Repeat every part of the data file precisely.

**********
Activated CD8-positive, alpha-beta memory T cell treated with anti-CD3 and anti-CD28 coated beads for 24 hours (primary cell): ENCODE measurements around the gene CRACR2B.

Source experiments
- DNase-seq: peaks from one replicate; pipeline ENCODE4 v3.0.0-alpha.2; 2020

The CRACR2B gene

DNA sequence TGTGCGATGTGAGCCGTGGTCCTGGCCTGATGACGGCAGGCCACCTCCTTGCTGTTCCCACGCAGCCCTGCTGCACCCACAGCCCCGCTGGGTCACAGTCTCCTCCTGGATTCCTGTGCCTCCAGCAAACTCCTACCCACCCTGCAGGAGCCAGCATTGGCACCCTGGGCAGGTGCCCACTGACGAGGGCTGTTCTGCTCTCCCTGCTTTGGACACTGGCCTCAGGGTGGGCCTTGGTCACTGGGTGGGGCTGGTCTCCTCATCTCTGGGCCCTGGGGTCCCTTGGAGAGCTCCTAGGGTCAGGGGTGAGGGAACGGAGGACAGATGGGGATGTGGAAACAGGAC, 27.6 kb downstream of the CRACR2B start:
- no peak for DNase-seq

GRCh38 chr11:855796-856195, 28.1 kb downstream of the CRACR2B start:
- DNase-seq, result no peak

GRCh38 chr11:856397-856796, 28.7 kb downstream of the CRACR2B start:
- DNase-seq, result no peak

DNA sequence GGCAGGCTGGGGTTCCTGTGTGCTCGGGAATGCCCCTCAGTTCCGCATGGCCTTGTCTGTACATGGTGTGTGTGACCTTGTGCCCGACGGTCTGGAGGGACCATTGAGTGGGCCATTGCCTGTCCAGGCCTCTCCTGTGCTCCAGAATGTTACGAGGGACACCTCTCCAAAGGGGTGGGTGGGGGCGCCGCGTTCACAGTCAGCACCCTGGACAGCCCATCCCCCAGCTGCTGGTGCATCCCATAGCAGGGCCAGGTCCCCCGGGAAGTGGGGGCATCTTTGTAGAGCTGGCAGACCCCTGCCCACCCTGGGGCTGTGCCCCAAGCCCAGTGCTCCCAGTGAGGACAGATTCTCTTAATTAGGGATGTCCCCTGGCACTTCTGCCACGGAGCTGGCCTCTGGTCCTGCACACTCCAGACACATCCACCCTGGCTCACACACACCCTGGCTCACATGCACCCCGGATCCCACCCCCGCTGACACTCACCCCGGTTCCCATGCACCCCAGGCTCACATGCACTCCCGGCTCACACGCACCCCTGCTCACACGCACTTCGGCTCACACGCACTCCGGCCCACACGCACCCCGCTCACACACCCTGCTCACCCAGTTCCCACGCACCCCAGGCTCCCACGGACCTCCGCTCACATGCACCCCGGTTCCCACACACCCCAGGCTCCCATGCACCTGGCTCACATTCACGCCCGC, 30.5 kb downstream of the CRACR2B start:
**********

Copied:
Activated CD8-positive, alpha-beta memory T cell treated with anti-CD3 and anti-CD28 coated beads for 24 hours (primary cell): ENCODE measurements around the gene CRACR2B.

Source experiments
- DNase-seq: peaks from one replicate; pipeline ENCODE4 v3.0.0-alpha.2; 2020

The CRACR2B gene

DNA sequence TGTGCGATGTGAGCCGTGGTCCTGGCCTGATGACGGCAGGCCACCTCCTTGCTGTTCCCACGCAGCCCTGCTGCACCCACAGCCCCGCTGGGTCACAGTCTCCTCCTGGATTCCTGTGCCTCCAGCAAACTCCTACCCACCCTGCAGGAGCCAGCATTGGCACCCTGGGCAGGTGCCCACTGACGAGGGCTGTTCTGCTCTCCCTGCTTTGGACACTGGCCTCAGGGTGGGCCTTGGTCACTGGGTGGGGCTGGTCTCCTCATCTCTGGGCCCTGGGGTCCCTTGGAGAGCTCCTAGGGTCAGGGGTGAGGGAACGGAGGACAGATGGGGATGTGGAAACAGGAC, 27.6 kb downstream of the CRACR2B start:
- no peak for DNase-seq

GRCh38 chr11:855796-856195, 28.1 kb downstream of the CRACR2B start:
- DNase-seq, result no peak

GRCh38 chr11:856397-856796, 28.7 kb downstream of the CRACR2B start:
- DNase-seq, result no peak

DNA sequence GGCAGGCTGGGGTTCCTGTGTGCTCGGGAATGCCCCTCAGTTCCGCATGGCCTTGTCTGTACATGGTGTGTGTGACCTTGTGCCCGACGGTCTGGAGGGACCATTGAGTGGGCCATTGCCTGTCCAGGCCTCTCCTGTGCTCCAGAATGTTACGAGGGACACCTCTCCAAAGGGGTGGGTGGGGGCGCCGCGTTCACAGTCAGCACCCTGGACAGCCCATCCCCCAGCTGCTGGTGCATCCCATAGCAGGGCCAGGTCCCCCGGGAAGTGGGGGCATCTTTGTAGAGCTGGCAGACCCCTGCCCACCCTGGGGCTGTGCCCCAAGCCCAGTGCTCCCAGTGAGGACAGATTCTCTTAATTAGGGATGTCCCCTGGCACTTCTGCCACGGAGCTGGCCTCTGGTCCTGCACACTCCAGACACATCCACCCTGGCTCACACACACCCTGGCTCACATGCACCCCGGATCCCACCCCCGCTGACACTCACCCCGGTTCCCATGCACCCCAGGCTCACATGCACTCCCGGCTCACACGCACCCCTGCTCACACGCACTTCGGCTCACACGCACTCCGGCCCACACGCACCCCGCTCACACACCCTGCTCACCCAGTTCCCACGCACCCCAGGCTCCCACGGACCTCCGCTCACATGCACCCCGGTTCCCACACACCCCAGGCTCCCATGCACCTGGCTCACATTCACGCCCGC, 30.5 kb downstream of the CRACR2B start: